ContentsSynopsisCodesLook ForDiagnostic PearlsDifferential Diagnosis & PitfallsBest TestsManagement PearlsTherapyReferencesInformation for PatientsView all Images (7)
Primary gonorrhea infection - Anogenital in
See also in: Overview
Print
Other Resources UpToDate PubMed

Primary gonorrhea infection - Anogenital in

See also in: Overview
Print Patient Handout Images (7)
Contributors: Saami Khalifian MD, Susan Burgin MD
Other Resources UpToDate PubMed

Synopsis

Gonorrhea is a common sexually transmitted infection caused by the gram-negative intracellular diplococcus Neisseria gonorrhoeae. It is highly contagious and primarily spread through sexual contact, although it can also be passed to the fetus from a pregnant woman during childbirth or via indirect contact through sharing of contaminated objects. There appears to be a higher rate of gonorrheal infection in women than men, although the overall incidence is likely underreported.

The incubation period of N. gonorrhoeae is short. The average time from infection to symptom onset is approximately 2-7 days. Risk factors for acquiring N. gonorrhoeae include having a new sex partner, more than one sex partner (or a sex partner with concurrent partners), and a history of sexually transmitted diseases (STDs) (or a sex partner with a history of STDs). Other risk factors include inconsistent condom use (if not in a mutually monogamous relationship), young age, and substance abuse. Some subgroups of men who have sex with men (MSM) are at higher risk as well.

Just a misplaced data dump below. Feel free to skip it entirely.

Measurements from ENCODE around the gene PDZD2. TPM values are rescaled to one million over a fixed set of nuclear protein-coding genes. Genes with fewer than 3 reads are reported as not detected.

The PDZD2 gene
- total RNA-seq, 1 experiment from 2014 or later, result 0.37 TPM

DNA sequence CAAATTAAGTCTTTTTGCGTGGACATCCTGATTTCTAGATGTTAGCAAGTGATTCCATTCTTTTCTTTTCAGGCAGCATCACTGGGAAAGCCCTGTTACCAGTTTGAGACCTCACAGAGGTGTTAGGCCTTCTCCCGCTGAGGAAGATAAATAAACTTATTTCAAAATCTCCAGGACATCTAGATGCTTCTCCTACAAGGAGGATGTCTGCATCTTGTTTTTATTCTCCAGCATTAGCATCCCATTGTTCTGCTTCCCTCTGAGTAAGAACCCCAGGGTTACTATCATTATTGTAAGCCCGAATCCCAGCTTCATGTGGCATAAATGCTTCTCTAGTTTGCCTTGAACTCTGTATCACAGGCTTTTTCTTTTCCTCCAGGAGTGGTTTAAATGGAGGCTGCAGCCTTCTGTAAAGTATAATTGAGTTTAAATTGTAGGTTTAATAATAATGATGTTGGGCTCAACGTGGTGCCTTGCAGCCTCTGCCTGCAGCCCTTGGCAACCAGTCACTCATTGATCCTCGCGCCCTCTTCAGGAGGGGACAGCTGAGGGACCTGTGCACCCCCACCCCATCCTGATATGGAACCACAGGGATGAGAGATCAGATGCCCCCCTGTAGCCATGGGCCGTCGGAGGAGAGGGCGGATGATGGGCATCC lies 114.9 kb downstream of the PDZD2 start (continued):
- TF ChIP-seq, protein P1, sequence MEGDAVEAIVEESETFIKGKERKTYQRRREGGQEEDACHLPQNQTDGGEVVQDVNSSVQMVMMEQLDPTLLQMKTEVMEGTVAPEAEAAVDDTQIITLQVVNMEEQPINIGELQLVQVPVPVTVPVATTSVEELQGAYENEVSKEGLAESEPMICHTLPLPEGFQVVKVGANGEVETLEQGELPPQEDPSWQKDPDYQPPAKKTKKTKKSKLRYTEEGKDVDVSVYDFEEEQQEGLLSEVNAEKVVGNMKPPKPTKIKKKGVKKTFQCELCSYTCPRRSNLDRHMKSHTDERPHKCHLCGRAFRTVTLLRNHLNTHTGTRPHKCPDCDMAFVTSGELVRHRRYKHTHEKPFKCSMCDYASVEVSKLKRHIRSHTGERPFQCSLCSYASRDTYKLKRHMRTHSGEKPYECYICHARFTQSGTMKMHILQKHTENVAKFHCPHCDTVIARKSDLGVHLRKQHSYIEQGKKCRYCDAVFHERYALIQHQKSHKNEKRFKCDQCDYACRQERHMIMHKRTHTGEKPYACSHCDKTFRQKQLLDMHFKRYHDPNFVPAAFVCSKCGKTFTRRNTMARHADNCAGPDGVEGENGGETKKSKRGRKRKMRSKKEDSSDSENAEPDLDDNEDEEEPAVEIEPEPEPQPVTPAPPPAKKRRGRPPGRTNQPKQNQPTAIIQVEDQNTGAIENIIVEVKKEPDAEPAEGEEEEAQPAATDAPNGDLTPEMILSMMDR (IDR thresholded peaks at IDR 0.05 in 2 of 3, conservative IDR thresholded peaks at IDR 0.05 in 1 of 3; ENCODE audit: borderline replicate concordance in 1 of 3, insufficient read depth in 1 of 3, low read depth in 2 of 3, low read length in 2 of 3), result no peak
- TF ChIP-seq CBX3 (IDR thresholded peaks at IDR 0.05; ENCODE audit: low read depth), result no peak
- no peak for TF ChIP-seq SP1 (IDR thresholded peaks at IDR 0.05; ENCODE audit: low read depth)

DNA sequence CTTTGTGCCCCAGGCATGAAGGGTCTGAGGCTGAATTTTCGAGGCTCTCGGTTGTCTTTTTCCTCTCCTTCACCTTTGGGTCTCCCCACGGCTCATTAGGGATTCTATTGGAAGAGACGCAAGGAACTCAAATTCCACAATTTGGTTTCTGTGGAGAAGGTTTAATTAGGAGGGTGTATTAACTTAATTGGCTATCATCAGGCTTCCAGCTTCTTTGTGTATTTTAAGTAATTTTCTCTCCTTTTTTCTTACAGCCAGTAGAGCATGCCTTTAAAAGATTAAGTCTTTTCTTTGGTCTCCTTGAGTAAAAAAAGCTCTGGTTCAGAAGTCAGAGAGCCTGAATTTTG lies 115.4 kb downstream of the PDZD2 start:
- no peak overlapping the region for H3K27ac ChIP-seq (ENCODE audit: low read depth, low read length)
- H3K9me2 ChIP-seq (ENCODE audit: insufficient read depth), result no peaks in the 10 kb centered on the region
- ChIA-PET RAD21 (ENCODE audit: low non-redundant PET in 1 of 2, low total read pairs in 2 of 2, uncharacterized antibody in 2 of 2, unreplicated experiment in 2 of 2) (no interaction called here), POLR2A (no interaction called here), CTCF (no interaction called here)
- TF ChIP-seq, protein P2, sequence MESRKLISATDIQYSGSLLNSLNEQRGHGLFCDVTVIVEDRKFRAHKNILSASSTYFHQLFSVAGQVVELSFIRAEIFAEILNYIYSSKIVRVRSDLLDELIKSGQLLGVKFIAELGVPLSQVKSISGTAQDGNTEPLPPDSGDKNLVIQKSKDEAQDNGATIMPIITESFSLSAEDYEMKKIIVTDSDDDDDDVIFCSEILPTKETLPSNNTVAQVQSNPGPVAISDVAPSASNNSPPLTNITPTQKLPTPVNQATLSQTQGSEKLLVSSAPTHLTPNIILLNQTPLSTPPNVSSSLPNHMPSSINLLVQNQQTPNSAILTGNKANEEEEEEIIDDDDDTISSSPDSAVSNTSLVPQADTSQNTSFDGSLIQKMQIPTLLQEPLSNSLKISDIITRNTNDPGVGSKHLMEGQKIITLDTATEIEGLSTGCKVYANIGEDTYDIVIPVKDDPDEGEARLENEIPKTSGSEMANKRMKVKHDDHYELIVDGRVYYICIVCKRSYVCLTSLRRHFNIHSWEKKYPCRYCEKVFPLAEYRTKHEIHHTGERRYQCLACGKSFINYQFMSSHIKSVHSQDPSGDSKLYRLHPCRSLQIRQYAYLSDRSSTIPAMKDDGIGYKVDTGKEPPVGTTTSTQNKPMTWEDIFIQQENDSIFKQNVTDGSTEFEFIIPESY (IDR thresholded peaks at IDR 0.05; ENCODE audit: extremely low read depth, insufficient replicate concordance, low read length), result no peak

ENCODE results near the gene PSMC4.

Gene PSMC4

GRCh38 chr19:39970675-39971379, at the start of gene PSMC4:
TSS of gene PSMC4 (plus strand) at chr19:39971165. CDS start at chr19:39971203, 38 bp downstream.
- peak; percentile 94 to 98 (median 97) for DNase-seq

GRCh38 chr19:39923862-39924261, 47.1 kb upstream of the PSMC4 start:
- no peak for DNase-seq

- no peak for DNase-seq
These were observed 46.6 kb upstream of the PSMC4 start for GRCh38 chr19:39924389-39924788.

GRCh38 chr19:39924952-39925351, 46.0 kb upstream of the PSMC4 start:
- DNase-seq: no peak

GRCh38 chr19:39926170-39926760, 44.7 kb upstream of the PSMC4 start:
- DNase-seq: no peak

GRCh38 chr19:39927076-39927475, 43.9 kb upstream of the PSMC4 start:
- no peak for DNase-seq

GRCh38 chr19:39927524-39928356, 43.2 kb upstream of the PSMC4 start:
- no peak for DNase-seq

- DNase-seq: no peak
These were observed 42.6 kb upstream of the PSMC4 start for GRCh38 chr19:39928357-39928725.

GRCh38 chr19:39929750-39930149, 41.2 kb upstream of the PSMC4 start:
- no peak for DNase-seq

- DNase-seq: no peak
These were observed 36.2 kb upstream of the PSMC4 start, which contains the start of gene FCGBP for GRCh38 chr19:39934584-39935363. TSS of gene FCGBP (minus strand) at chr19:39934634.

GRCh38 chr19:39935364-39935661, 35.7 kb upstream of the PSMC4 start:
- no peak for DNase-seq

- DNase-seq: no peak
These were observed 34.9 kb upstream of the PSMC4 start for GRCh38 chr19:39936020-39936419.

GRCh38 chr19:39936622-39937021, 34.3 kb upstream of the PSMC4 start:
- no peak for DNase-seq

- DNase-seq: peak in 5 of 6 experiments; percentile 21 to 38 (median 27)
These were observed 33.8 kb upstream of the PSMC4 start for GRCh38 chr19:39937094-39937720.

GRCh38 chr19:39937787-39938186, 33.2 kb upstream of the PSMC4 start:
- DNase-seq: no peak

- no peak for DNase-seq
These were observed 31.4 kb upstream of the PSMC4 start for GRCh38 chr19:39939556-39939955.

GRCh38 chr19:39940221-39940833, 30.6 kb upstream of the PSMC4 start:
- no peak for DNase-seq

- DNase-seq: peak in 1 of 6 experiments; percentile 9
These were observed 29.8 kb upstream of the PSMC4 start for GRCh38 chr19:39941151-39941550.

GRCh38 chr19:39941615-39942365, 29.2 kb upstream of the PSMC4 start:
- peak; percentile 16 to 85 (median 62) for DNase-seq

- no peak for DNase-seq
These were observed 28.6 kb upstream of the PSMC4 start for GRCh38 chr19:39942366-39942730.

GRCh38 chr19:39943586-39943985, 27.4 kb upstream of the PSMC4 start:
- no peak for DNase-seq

The endocervical canal is the most common site of infection in women. Symptoms typically include dysuria, vaginal discharge, bleeding, and menstrual pain. Pelvic inflammatory disease (PID) occurs in 20% of patients as a result of ascending endocervical infection. Clinical features of PID include lower abdominal and adnexal pain, fever, and leukocytosis. Rarely, PID can cause further peritoneal and hepatic inflammation, leading to right upper quadrant pain and gonorrheic perihepatitis (Fitz-Hugh-Curtis syndrome). Chronic untreated PID may lead to tubal scarring with resultant infertility or ectopic pregnancy.

Proctitis and pharyngitis occurs in both sexes via direct mucosal infection, but the former is more prevalent in MSM.

Systemic symptoms including fever, arthritis, tenosynovitis of large joints, and cutaneous pustules can occur from hematogenous dissemination. This occurs in less than 1% of patients. Risk factors for dissemination include menstruation and complement deficiency.

Related topics: Disseminated Gonorrhea, Gonococcal Cervicitis, Gonococcal Conjunctivitis

Codes

ICD10CM:
A54.9 – Gonococcal infection, unspecified

SNOMEDCT:
15628003 – Gonorrhea

Look For

Subscription Required

Diagnostic Pearls

Subscription Required

Differential Diagnosis & Pitfalls

For PID, differential diagnosis includes:

Best Tests

Subscription Required

Management Pearls

Subscription Required

Therapy

Subscription Required

References

Subscription Required

Last Reviewed: 05/22/2017
Last Updated: 06/06/2017
Copyright © 2018 VisualDx®. All rights reserved.
Primary gonorrhea infection - Anogenital in
See also in: Overview
Print 7 Images
View all Images (7)
(with subscription)
Primary gonorrhea infection (Male) : Testicular tenderness, Urethral pus, Dysuria, Sexually active
Clinical image of Primary gonorrhea infection
Copyright © 2018 VisualDx®. All rights reserved.